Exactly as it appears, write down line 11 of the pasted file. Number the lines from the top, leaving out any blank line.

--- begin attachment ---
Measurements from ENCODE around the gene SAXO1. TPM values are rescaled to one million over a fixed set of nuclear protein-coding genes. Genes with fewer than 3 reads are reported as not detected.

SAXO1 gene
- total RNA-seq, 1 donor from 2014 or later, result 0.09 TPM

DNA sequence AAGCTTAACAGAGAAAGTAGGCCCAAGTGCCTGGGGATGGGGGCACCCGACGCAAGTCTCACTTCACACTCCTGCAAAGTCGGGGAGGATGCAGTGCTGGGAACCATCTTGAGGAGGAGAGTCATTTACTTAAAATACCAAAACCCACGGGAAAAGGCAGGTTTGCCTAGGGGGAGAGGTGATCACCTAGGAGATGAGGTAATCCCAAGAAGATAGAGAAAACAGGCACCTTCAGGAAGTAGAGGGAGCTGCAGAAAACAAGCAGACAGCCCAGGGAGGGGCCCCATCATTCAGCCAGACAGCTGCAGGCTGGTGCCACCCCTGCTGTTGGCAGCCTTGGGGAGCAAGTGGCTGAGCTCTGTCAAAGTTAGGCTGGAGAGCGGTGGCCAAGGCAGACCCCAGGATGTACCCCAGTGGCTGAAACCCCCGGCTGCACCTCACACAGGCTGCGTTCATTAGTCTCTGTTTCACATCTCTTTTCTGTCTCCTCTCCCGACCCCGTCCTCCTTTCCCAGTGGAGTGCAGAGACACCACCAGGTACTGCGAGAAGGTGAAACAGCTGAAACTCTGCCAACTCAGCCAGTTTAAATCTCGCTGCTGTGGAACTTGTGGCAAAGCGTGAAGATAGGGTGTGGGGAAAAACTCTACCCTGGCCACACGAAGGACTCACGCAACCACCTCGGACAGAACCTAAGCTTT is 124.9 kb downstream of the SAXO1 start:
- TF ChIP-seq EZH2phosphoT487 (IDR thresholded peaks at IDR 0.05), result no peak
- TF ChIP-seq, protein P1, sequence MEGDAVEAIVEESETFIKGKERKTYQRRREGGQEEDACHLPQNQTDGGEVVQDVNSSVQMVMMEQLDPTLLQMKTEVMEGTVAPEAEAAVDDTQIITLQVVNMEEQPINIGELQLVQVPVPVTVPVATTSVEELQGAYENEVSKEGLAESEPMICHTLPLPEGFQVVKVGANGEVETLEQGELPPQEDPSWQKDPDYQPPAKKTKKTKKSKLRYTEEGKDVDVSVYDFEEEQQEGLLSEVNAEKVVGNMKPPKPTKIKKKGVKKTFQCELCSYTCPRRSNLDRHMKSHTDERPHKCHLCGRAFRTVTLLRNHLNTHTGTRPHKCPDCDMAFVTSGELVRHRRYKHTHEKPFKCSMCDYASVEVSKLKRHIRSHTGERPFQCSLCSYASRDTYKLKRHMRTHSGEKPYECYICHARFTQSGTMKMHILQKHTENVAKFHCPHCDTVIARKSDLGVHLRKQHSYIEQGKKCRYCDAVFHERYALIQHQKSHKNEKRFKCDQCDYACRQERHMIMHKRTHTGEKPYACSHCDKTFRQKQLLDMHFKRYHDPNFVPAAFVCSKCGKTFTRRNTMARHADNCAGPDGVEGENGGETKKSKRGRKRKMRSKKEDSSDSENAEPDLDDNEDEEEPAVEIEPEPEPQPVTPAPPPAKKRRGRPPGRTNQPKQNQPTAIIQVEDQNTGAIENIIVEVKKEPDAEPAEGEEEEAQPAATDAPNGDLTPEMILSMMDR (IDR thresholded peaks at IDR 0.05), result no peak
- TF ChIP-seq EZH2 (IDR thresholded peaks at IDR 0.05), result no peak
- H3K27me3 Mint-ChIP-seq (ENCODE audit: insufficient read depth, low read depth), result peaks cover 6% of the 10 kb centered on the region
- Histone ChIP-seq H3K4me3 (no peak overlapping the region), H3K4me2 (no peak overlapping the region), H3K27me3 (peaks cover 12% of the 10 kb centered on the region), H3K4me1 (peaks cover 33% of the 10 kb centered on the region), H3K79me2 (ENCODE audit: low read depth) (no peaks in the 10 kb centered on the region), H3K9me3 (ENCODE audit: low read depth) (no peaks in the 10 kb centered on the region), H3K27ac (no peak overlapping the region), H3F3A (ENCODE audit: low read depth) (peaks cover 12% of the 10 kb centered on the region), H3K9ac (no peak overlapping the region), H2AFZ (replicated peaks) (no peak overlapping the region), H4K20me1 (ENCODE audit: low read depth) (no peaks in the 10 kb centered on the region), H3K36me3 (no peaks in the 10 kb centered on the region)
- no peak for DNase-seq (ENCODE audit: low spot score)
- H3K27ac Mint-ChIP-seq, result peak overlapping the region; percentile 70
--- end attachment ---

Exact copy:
- H3K27ac Mint-ChIP-seq, result peak overlapping the region; percentile 70